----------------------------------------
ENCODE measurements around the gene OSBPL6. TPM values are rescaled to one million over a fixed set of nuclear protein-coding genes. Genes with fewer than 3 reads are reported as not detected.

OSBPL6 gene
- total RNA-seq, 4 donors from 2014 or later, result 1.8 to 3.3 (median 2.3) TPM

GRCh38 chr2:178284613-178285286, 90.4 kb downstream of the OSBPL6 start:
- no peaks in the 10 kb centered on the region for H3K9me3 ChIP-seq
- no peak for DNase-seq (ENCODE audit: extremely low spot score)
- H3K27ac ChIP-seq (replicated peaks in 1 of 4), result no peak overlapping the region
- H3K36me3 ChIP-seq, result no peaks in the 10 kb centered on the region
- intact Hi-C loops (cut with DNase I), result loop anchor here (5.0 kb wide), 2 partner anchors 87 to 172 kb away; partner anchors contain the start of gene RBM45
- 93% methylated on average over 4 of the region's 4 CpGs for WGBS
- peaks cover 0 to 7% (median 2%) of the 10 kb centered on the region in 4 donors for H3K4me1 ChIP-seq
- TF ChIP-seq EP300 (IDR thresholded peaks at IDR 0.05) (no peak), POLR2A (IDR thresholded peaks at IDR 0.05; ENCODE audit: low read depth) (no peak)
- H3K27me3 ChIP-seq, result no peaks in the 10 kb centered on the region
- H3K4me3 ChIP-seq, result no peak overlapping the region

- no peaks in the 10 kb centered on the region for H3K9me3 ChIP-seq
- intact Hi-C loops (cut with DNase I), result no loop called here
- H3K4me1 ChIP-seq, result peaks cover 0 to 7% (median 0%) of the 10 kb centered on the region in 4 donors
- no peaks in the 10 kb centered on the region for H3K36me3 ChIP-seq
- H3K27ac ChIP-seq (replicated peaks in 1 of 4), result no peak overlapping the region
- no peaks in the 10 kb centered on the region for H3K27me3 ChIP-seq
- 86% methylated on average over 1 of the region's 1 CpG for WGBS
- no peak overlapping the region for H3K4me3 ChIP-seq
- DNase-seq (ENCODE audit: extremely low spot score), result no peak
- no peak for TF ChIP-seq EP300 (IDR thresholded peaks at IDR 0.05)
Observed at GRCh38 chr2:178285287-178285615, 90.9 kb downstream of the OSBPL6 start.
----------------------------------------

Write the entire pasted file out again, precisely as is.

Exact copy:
ENCODE measurements around the gene OSBPL6. TPM values are rescaled to one million over a fixed set of nuclear protein-coding genes. Genes with fewer than 3 reads are reported as not detected.

OSBPL6 gene
- total RNA-seq, 4 donors from 2014 or later, result 1.8 to 3.3 (median 2.3) TPM

GRCh38 chr2:178284613-178285286, 90.4 kb downstream of the OSBPL6 start:
- no peaks in the 10 kb centered on the region for H3K9me3 ChIP-seq
- no peak for DNase-seq (ENCODE audit: extremely low spot score)
- H3K27ac ChIP-seq (replicated peaks in 1 of 4), result no peak overlapping the region
- H3K36me3 ChIP-seq, result no peaks in the 10 kb centered on the region
- intact Hi-C loops (cut with DNase I), result loop anchor here (5.0 kb wide), 2 partner anchors 87 to 172 kb away; partner anchors contain the start of gene RBM45
- 93% methylated on average over 4 of the region's 4 CpGs for WGBS
- peaks cover 0 to 7% (median 2%) of the 10 kb centered on the region in 4 donors for H3K4me1 ChIP-seq
- TF ChIP-seq EP300 (IDR thresholded peaks at IDR 0.05) (no peak), POLR2A (IDR thresholded peaks at IDR 0.05; ENCODE audit: low read depth) (no peak)
- H3K27me3 ChIP-seq, result no peaks in the 10 kb centered on the region
- H3K4me3 ChIP-seq, result no peak overlapping the region

- no peaks in the 10 kb centered on the region for H3K9me3 ChIP-seq
- intact Hi-C loops (cut with DNase I), result no loop called here
- H3K4me1 ChIP-seq, result peaks cover 0 to 7% (median 0%) of the 10 kb centered on the region in 4 donors
- no peaks in the 10 kb centered on the region for H3K36me3 ChIP-seq
- H3K27ac ChIP-seq (replicated peaks in 1 of 4), result no peak overlapping the region
- no peaks in the 10 kb centered on the region for H3K27me3 ChIP-seq
- 86% methylated on average over 1 of the region's 1 CpG for WGBS
- no peak overlapping the region for H3K4me3 ChIP-seq
- DNase-seq (ENCODE audit: extremely low spot score), result no peak
- no peak for TF ChIP-seq EP300 (IDR thresholded peaks at IDR 0.05)
Observed at GRCh38 chr2:178285287-178285615, 90.9 kb downstream of the OSBPL6 start.